To understand how stress can affect aging, we must first look at what exactly it is that stress can do to harm your body. For that, we turn to Healthline. According to Healthline, some of the effects of stress on your body that can be easily noticed include headaches and stomachaches, as well as issues that are heavily associated with biological age acceleration such as insomnia and a weakened immune system. As a result, there is no question that stress can have a severe negative impact on biological age. Beyond these effects, there are also several effects of stress on mental health. Again, according to Healthline, three common symptoms of chronic stress include irritability, depression, and anxiety. These are important issues to tackle not only because of their potential impact on longevity but also because of the growing interest in these issues within society and popular culture.
When looking at these issues from an epigenetic perspective, a study by Indiana University found that a gene known as “ANK3” may be the interface between mood, stress, and longevity, meaning that it may play a key role in affecting longevity. It is further pointed out that the expression of these genes changes as they age, and that people who experienced significant stress often had a shift in expression in these genes associated with premature aging and reduced longevity. As a result of this, it can definitively be stated that stress (and mental health in tandem) are significant hindrances in our attempts of living longer, healthier, and happier lives.
What Can You do to Reduce Stress and Improve Biological Age?
One thing I wrote about a while back that I often find myself coming back to when researching factors on biological age is Blue Zones. For those unfamiliar with Blue Zones, these are zones throughout the world where people are demographically proven to live the longest. Not only is geography a factor in the longevity of people in these zones, but there are also a number of practices that people who follow Blue Zones guidelines adhere to in their efforts to improve and maintain longevity. One reason that I often return to them is that their practices are those that are often most linked to longevity, such as heavily plant-based diets and consistent movement. Another one of these practices that Blue Zones followers adhere to is having healthy relationships with friends and family. As such, this is one intervention that could potentially reduce stress. The Blue Zones website offers a list of stress management strategies used to maximize health and longevity. The four strategies on the list are keeping a stress journal to help identify the causes of your stress, saying ‘no’ to others when you have a busy schedule, drinking lots of water, and following their dieting guidelines. So, if you are having problems with stress and are concerned with its effects on your health and longevity, consider picking up a couple of these strategies from the people who are known to live the longest.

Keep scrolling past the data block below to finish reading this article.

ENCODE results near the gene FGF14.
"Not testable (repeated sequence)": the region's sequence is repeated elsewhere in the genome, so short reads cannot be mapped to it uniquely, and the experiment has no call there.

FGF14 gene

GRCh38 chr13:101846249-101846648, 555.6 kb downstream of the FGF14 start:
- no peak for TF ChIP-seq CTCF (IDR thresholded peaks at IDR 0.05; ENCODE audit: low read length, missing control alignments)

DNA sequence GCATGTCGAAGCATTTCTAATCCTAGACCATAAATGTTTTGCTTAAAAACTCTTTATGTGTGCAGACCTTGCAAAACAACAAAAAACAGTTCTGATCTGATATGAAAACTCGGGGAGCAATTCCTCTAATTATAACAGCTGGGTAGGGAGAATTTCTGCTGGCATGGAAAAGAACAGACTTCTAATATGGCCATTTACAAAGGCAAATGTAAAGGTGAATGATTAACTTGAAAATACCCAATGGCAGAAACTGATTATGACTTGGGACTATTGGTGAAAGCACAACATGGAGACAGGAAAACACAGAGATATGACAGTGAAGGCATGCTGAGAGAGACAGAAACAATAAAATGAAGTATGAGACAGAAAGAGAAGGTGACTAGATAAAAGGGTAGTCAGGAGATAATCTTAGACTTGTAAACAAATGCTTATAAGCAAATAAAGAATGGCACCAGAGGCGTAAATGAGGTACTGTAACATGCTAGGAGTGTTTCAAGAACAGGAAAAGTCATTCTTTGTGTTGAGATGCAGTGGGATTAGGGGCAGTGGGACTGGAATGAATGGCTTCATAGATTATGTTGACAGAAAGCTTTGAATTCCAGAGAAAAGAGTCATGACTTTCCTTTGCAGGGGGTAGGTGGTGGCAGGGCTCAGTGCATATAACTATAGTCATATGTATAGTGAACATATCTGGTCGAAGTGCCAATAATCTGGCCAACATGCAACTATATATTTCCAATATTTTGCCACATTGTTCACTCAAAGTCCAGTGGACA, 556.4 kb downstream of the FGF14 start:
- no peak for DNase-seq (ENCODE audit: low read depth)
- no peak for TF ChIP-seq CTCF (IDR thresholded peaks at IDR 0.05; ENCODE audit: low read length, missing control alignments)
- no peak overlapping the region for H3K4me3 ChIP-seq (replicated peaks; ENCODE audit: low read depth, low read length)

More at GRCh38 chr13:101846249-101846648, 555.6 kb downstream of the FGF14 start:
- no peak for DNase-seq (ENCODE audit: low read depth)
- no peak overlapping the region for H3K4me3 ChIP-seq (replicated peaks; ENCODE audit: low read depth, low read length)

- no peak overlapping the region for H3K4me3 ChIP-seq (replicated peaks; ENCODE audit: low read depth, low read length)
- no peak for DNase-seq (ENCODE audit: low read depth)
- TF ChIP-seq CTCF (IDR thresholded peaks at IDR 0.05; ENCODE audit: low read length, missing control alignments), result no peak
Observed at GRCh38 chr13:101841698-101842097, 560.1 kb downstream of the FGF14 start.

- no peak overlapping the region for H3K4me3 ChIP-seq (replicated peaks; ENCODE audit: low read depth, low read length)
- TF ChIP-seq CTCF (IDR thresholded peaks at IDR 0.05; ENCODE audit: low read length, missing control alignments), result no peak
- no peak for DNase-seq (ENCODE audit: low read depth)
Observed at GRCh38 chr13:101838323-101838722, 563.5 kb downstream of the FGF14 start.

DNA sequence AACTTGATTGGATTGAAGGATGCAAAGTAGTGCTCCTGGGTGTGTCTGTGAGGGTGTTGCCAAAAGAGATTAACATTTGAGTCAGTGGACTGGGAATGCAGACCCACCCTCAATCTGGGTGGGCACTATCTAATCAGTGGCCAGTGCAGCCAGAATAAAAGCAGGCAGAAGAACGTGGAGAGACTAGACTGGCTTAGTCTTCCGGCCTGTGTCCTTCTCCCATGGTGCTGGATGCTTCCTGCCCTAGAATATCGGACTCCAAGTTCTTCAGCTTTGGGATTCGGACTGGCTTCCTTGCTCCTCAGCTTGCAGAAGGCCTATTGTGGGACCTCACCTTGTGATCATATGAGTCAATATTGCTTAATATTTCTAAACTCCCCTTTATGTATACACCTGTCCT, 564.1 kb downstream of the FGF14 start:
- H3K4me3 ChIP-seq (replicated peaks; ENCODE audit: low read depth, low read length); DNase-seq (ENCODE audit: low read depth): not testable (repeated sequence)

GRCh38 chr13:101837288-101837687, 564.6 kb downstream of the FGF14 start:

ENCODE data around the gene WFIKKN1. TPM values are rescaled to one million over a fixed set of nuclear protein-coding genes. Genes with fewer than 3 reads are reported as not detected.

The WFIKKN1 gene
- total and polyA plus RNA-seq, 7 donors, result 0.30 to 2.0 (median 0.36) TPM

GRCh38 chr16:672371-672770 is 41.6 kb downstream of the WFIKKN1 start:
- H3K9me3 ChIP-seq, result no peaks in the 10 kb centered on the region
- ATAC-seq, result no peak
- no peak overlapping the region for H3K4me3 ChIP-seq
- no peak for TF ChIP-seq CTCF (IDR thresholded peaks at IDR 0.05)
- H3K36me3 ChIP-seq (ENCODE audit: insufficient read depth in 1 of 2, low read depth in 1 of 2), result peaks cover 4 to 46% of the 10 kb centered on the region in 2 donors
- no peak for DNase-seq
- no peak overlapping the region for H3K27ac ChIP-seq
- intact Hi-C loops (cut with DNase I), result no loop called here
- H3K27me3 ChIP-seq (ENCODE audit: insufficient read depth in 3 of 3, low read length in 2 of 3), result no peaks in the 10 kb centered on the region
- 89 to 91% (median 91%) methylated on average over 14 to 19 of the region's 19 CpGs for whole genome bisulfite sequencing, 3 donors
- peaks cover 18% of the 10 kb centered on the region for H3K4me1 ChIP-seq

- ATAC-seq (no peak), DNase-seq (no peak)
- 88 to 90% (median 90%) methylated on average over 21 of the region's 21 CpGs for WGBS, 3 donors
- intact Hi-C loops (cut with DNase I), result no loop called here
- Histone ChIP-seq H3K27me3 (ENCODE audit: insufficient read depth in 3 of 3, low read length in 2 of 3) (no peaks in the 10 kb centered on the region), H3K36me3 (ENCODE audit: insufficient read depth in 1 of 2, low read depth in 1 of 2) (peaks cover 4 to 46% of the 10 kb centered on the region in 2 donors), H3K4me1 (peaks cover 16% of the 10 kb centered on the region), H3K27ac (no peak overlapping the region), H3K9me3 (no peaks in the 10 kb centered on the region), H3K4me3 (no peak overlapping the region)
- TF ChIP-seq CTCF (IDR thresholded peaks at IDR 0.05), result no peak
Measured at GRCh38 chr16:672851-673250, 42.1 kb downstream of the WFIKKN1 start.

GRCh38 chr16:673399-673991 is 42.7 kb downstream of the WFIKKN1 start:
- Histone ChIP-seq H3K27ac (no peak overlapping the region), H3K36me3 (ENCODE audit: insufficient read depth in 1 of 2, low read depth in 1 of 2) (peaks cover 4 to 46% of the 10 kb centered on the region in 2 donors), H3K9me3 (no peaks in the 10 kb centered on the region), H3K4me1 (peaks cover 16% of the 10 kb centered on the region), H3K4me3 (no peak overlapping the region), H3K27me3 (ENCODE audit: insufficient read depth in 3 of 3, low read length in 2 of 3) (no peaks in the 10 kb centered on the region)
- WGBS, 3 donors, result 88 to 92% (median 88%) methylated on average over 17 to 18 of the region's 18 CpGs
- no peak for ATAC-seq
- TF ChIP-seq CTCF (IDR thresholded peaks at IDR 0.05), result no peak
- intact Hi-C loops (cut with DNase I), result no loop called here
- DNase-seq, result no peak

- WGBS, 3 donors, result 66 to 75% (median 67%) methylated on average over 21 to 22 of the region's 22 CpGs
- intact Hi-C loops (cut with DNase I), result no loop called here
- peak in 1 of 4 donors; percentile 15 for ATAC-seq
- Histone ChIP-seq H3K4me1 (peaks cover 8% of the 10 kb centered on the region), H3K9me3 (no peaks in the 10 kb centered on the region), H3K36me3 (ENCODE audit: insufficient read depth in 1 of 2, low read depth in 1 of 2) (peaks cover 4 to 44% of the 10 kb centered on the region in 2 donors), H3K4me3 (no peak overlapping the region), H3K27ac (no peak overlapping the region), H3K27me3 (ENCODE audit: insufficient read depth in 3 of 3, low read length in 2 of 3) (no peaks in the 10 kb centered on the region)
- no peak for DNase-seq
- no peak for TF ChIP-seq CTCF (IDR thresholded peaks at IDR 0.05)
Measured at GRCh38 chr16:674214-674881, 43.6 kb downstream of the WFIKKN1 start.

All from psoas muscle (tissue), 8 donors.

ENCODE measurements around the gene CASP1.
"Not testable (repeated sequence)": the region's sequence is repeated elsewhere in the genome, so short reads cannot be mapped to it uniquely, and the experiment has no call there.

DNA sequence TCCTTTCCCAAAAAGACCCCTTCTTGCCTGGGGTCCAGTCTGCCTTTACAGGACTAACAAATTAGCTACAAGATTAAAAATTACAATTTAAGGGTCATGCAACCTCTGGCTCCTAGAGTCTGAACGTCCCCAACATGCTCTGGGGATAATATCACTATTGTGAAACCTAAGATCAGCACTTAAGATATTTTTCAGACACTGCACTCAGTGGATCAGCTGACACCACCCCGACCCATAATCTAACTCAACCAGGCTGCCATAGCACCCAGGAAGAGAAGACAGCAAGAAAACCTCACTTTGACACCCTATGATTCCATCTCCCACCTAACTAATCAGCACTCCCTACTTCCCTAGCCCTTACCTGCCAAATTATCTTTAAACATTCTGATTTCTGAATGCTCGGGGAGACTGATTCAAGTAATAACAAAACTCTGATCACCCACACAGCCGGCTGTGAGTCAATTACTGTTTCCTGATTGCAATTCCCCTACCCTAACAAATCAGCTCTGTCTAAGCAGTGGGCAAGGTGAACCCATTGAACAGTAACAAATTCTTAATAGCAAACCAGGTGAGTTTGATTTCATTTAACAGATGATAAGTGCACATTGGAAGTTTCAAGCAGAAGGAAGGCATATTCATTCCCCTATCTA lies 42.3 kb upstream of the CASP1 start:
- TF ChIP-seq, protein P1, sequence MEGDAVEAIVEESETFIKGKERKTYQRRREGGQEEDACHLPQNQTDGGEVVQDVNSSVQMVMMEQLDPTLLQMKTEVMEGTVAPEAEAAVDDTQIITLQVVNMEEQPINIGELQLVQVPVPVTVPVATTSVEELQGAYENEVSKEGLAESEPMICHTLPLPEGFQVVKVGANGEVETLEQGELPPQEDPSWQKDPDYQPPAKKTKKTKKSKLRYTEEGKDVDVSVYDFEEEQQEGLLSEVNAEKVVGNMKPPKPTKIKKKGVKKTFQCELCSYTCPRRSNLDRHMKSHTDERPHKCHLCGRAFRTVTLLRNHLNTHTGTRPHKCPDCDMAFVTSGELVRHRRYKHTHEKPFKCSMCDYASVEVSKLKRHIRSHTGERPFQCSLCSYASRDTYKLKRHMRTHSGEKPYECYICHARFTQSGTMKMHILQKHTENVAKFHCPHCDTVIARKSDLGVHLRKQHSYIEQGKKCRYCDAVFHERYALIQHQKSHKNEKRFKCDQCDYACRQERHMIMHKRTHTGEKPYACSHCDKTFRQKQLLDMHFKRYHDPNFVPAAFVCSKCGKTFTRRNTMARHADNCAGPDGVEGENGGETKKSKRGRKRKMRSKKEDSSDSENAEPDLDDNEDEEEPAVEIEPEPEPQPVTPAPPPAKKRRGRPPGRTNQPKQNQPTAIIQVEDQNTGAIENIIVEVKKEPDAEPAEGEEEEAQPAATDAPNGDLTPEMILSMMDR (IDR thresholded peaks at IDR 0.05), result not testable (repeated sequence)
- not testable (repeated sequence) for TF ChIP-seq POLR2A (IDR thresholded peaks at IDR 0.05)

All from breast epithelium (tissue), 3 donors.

Another activity to tackle the stress that has been brought up by Marlynn Wei for Harvard Medical School is yoga. Wei writes that chronic stress has been linked to biological age-accelerating factors like chronic inflammation, which is associated with mental health issues, diabetes, heart disease, and a weakened immune system. Wei points out that while doing yoga poses can help reduce stress on a physical level, doing types of yoga that entail more than just poses can additionally help on a psychological level. One such type of yoga that Wei brings up is alternate nostril breathing, which can help you to find deep relaxation and even incorporate aspects of meditation into yoga. I won’t go over what it takes to perform alternate nostril breathing, but you can click the link above if you are interested.
Stress is very common; we all get it. You would have to be superhuman to not experience some form of stress every once in a while. A study by Northwestern University even found that a little bit of stress can be good for cellular health and longevity, where it is written that the signals from mildly stressed mitochondria help prevent the failure of protein-folding quality control. This can suppress the effects that damaged protein can have on the body including preventing diseases such as Alzheimer’s or Parkinson’s disease. With that said, chronic stress and mental health issues can have detrimental effects on biological age and your overall health. With relationships being so important to long-living people such as those in Blue Zones, I would encourage relationship-building to help limit stress. If you are experiencing stress or mental health issues, I would also encourage you to just talk to someone at the very least, whether it be a certified professional, friend, or family member. Issues such as stress, anxiety, and depression can often lead to people feeling lonely, so building healthy relationships can at least provide an outlet to help deal with these issues and limit their effects on your overall health.